Adventuring into the Heart of the Kootenay Rockies

There was a boost to our step this morning as we packed up our clothes and got Izzy ready for her adventure into the Kootenay Rockies. We’d slowly been scratching off the “to do’s” on our list over the last few days: cleaning, replacing the stereo, fixing the horn, headlights and fan. The list continues to grow but we’ve made good progress. We’d decided to head to the BC interior from Kelowna to Nelson and back making a loop through the Kootenay’s over 6 days.`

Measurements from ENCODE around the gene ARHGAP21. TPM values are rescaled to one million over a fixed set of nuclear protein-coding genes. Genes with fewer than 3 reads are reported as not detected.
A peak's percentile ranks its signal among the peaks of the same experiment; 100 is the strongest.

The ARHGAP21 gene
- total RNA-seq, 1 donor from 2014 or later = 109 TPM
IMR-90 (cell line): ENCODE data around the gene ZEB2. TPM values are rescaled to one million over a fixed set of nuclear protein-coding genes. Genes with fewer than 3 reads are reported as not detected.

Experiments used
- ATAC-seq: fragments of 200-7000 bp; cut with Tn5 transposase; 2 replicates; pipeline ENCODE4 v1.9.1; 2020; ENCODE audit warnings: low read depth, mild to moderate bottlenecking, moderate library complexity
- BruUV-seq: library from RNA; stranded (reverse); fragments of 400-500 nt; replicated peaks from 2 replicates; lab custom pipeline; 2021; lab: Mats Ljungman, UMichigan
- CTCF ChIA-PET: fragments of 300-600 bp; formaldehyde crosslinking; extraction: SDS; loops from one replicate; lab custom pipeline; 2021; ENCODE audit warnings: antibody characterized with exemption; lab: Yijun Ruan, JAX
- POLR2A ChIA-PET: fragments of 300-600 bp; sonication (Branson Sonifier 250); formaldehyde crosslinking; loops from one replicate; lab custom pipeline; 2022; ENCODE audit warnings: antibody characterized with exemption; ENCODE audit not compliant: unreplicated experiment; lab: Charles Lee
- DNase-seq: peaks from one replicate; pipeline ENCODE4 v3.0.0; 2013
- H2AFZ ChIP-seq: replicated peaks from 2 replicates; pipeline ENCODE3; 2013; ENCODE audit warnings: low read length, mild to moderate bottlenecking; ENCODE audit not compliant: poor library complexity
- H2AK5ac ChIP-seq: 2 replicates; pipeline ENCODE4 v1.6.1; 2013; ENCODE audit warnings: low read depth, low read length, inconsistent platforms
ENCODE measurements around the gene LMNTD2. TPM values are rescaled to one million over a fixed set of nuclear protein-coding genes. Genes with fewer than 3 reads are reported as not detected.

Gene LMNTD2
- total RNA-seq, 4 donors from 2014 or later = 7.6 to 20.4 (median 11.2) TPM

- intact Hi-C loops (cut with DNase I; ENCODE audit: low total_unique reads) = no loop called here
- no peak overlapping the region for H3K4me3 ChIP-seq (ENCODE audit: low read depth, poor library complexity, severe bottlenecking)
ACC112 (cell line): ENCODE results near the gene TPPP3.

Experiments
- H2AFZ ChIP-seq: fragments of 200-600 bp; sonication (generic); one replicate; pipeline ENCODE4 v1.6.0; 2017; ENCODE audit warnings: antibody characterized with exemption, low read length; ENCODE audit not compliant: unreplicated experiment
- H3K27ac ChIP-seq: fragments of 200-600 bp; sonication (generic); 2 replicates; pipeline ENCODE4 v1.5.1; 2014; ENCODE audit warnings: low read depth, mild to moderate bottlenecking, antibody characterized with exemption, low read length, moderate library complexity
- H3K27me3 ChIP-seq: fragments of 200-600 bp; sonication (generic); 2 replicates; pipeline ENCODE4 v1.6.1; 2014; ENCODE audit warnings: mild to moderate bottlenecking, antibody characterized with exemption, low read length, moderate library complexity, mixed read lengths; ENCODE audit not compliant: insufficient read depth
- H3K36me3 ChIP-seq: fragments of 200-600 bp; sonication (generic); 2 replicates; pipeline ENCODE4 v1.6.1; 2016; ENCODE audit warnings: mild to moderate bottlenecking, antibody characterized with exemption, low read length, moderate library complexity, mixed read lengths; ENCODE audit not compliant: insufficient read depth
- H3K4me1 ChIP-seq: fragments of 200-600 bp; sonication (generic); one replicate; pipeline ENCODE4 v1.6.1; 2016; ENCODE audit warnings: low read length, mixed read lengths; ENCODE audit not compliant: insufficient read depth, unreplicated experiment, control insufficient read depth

In an effort to skip the Friday downtown traffic we took Westside Rd along Lake Okanagan towards Vernon. We had a spectacular view of the lake the entire drive but it was extremely windy with roller coaster style hills and dips throughout. It was well worth the little extra drive time to take the alternative route.  We were even stopped by a pair of big horn sheep on route who were chilling out in the middle of the road. From Vernon we followed Hwy 6 out of town and had a few moments of torrential rain along the stunning mountain valley road. The drive kept up with the turns and hills, same as it had started, all the way to our destination near Cherryville. We were searching the back roads for an unmarked free boondocking site along the Shuswap river and drove past it initially before realizing and circling back to spot it. The cellular signal in the BC “outback” was non existent so we rifled through a library of roadmaps for reference. The road was a bit rough and laden with pot holes, we took it slow and got personal with some branches along the sides. It was a relief to see the Cherryville Recreation Site sign standing at the end of the road and immediately picked out a pedestal site along the fast flowing, rapid river.